For neutralization assays, HEK-hACE2 cells were cultured in DMEM with 10% FBS (Hyclone) and 1% penicillin-streptomycin with 8% CO2 in a 37 °C incubator on 96 well plates coated with poly-l-lysine (Sigma). To coat plates, 40 μl poly-l-lysine (Sigma) was incubated with rotation for 5 min. Poly-l-lysine was removed, plates were dried for 5 min then washed once with water before plating cells. The following day, cells were checked to be at 80% confluence. In a half-area 96-well plate a 1:3 serial dilution of sera was made in DMEM in 22 μl final volume. Twenty-two microlitres of pseudovirus was then added to the serial dilution and incubated at room temperature for 30–60 min at room temperature. The medium on the HEK-hACE2 plate was removed and 40 μl of the sera–virus mixture was added to the cells and incubated for 2 h at 37 °C with 8% CO2. Following incubation, 40 μl 20% FBS and 2% PenStrep containing DMEM was added to the cells. Following 48–72 h infection, One-Glo-EX (Promega) was added to the cells in half culturing volume (40 μl added) and incubated in the dark for 5 min before reading on a Varioskan LUX plate reader (Thermo Fisher Scientific). Measurements were performed on all sera samples from each group in at least duplicates. Relative luciferase units were plotted and normalized in Prism (GraphPad) using a zero value of cells alone and a 100% value of 1:2 virus alone. Nonlinear regression of log(inhibitor) versus normalized response was used to determine IC50 values from curve fits. The human convalescent samples assayed in parallel were obtained from individuals aged 37–67 years, all of whom had mild-to-moderate disease with fever, cough, chills, shivering, runny nose, muscle aches, trouble breathing and fatigue as symptoms. The use of samples was approved by the University of Washington Human Subjects Division Institutional Review Board (IRB00009810).

FRNT assay

Neutralization assays with authentic SARS-CoV-2 virus were performed as previously described36. Plasma or serum were serially diluted (threefold) in serum-free Dulbecco’s modified Eagle’s medium (DMEM) in duplicate wells and incubated with 100–200 focus forming units (FFU) infectious clone-derived SARS-CoV-2-mNG virus37 at 37 °C for 1 h. The antibody–virus mixture was added to VeroE6 cell (C1008, ATCC, CRL-1586) monolayers seeded in 96-well blackout plates and incubated at 37 °C for 1 h. After incubation, the inoculum was removed and replaced with pre-warmed complete DMEM containing 0.85% methylcellulose. Plates were incubated at 37 °C for 24 h. After 24 h, methylcellulose overlay was removed, cells were washed twice with PBS and fixed with 2% paraformaldehyde in PBS for 30 min at room temperature. Following fixation, plates were washed twice with PBS and foci were visualized on a fluorescence ELISPOT reader (CTL ImmunoSpot S6 Universal Analyzer) and counted using Viridot38. The neutralization titres were calculated as follows: 1 − (mean number of foci in the presence of sera/number of foci at the highest dilution of the respective serum sample). Each specimen was tested in two independent assays performed at different times. The FRNT-mNG50 titres were interpolated using a 4-parameter nonlinear regression in GraphPad Prism 8.4.3. Samples with an FRNT-mNG50 value that was below the limit of detection were plotted at 10. For these samples, this value was used in fold-reduction calculations.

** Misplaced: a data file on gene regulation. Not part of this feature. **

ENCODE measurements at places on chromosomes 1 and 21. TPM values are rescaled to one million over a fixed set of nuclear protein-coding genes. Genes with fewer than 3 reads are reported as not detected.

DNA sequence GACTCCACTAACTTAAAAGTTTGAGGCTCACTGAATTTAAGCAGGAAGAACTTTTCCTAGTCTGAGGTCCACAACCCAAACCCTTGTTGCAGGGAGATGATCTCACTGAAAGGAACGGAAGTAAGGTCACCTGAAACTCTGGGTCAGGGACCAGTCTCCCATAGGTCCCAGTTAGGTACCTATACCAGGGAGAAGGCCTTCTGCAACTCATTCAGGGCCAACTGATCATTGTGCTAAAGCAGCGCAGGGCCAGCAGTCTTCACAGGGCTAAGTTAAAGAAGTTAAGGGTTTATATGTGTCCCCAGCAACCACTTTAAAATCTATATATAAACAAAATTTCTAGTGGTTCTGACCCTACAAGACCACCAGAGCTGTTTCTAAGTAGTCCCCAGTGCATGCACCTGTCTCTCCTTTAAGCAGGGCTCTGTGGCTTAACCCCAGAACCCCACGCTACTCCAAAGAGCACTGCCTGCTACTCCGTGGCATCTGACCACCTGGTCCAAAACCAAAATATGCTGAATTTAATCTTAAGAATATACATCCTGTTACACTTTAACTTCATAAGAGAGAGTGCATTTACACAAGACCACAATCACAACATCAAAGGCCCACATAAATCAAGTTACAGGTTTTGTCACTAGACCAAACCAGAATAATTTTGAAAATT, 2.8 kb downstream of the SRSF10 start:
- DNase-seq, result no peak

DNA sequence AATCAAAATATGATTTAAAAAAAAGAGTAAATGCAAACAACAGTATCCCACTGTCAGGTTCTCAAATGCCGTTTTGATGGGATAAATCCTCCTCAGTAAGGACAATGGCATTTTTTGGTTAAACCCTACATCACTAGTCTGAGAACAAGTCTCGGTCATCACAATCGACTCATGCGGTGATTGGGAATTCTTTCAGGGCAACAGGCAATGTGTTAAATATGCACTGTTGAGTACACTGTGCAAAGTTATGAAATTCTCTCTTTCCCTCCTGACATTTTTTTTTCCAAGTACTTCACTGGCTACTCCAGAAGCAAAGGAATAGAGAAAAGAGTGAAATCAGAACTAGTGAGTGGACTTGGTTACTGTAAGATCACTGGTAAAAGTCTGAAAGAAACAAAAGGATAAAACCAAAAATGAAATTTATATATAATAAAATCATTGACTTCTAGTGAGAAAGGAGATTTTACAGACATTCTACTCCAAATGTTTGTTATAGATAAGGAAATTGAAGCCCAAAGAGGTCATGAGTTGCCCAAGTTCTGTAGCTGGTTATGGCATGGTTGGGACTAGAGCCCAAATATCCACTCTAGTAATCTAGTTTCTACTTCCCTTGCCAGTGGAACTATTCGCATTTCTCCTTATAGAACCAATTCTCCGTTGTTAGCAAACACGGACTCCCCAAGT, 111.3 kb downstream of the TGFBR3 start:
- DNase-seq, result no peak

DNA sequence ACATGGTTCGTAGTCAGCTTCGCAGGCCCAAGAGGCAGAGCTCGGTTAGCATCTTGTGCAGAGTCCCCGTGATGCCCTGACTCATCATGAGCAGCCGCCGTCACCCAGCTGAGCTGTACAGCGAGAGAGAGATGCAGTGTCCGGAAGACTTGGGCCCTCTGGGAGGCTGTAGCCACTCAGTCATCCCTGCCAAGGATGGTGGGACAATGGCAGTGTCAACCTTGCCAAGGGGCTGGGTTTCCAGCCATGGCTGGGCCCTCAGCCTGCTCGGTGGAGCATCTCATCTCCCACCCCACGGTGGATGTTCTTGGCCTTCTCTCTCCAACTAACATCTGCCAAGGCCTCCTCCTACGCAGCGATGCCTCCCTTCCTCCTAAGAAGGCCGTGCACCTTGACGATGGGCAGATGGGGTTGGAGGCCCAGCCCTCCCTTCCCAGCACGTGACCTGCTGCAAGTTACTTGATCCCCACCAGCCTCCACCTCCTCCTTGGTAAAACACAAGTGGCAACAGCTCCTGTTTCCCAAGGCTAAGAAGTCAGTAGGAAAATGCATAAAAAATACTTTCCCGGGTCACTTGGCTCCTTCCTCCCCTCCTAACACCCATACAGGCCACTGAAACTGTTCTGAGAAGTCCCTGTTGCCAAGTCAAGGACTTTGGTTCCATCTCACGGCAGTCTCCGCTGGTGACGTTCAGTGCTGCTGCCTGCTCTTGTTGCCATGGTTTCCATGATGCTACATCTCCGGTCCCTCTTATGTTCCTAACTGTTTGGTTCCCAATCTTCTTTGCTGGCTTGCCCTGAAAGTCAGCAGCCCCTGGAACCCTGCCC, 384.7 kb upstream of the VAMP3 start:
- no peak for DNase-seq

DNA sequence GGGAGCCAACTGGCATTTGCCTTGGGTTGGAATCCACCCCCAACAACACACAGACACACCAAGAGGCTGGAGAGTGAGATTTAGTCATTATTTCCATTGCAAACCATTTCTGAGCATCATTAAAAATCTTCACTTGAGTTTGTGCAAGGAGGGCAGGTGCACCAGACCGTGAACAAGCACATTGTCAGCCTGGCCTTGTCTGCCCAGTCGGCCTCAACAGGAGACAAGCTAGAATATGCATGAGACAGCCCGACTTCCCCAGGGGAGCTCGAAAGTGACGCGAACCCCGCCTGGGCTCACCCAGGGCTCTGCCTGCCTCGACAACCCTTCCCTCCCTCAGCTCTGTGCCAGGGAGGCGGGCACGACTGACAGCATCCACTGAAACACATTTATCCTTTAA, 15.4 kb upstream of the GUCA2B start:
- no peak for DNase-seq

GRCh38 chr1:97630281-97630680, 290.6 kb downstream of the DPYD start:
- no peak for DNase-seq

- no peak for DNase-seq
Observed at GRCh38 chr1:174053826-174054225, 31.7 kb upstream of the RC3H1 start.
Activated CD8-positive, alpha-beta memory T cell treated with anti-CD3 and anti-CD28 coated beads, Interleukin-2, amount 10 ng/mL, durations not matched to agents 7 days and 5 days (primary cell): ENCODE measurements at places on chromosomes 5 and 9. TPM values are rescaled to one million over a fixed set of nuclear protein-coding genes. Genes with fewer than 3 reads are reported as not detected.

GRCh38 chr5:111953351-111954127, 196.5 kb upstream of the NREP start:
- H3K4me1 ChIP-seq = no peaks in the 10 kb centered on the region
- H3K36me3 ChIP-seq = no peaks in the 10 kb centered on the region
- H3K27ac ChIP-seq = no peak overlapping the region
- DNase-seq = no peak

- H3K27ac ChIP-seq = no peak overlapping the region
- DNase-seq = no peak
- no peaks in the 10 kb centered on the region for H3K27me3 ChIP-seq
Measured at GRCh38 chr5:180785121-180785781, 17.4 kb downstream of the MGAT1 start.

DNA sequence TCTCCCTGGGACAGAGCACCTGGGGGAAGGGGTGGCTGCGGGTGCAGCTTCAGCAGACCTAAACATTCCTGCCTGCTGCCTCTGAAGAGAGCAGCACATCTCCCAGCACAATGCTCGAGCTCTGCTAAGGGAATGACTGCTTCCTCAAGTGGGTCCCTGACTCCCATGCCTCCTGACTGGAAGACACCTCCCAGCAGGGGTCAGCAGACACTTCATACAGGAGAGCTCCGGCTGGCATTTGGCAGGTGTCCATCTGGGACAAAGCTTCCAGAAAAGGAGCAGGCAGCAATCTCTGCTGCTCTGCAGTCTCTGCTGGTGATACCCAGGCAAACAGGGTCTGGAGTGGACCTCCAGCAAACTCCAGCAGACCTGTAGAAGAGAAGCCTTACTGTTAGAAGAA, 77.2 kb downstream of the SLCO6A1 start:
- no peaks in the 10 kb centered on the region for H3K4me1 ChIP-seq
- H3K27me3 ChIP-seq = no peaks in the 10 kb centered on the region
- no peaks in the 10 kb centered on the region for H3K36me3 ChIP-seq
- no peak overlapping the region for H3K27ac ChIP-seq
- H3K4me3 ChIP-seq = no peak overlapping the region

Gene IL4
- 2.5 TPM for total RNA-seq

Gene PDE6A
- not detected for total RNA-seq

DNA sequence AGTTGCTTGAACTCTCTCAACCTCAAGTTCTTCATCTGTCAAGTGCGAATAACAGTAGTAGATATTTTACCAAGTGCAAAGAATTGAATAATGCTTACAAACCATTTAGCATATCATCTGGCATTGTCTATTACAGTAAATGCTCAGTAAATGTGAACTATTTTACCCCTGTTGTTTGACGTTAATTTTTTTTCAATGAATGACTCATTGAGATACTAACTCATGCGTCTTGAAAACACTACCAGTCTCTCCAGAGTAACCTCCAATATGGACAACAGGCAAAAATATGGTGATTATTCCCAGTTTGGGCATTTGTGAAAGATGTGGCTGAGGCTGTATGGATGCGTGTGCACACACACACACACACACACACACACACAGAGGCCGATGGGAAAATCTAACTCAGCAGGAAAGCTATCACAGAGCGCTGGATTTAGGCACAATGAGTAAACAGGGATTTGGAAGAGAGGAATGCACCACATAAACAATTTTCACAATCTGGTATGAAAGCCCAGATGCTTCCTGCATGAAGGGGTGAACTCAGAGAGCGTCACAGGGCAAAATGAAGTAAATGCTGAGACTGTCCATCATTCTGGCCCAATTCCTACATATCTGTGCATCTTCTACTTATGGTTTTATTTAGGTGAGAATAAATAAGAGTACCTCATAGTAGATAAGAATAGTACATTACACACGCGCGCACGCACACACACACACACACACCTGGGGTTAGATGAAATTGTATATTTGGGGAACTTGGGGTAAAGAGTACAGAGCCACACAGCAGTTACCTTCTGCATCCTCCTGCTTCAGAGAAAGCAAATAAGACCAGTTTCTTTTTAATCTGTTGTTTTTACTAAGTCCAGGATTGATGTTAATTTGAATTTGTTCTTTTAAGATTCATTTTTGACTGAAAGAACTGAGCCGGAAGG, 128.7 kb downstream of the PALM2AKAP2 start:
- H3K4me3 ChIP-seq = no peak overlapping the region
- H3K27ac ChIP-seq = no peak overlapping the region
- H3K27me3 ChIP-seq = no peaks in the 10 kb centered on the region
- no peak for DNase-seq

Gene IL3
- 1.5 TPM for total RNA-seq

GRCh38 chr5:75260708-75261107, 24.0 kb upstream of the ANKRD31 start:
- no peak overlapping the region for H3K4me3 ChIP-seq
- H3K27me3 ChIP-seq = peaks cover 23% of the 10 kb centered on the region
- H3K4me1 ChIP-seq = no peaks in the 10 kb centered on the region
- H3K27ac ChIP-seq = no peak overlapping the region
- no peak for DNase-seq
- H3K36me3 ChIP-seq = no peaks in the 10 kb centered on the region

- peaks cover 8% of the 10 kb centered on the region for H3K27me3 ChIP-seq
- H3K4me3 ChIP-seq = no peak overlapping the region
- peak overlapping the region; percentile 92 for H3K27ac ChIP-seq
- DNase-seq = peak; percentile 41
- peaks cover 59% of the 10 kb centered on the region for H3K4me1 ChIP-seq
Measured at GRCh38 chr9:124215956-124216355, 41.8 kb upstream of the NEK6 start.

ACE2 blocking assay

Antibodies blocking the binding of SARS-CoV-2 spike RBD to ACE2 were detected with a V-PLEX SARS-CoV-2 Panel 2 (ACE2) Kit (Meso Scale Diagnostics) according to the manufacturer’s instructions. Serum samples from non-human primates were analysed in duplicate at a dilution of 1:100 and per cent inhibition was calculated as (1 –average sample ECL signal/average ECL signal of calibrator 7) × 100.

Pseudovirus neutralization assay against UK B.1.1.7 variant

A neutralization assay comparing the ability of sera from vaccinated animals to neutralize wild-type (with D614G in spike) SARS-CoV-2 versus the B.1.1.7 variant were performed using a pseudotyped virus-neutralization assay as previously reported39, with minor modifications. In brief, mutations were introduced into a plasmid expressing codon-optimized spike of the Wuhan-1 strain that contains the D614G mutation using site-directed mutagenesis. Pseudovirions were produced in HEK 293T/17 cells by co-transfection of a lentivirus backbone plasmid, a spike-expressing plasmid, and a firefly luciferase reporter gene plasmid. Pseudotyped viruses were titrated in 293T/ACE2.MF cells for median tissue culture infectious dose (TCID50) and used for neutralization assay. Viruses were incubated with serial diluted serum samples at 37 °C for 1 h, and subsequently added to cells and incubated for 66–72 h. Luminescence was measured using a GloMax Navigator luminometer (Promega). Neutralization titres are the inhibitory dilution (ID) of serum samples at which relative luminescence unit (RLU) readings were reduced by either 50% (ID50) or 80% (ID80) compared to virus control wells after subtraction of background RLUs.

FRNT assay against the variants of concern

The wild-type infectious clone SARS-CoV-2 (icSARS-CoV-2), derived from the 2019-nCoV/USA_WA1/2020 strain, was propagated in VeroE6 cells (ATCC) and sequenced37. The B.1.1.7 variant (SARS-CoV-2/human/USA/CA_CDC_5574/2020) was isolated from a residual nasopharyngeal swab collected from a patient in San Diego, CA, propagated in Vero cells and sequenced. The RSA B.1.351 variant was isolated as previously described40. Our laboratory plaque-isolated the virus on VeroE6 cells followed by a single round of propagation on VeroE6 cells (multiplicity of infection 0.05), aliquoted to generate a working stock and sequenced. Viral titres were determined by focus-forming assay on VeroE6 cells. Viral stocks were stored at −80 °C until use.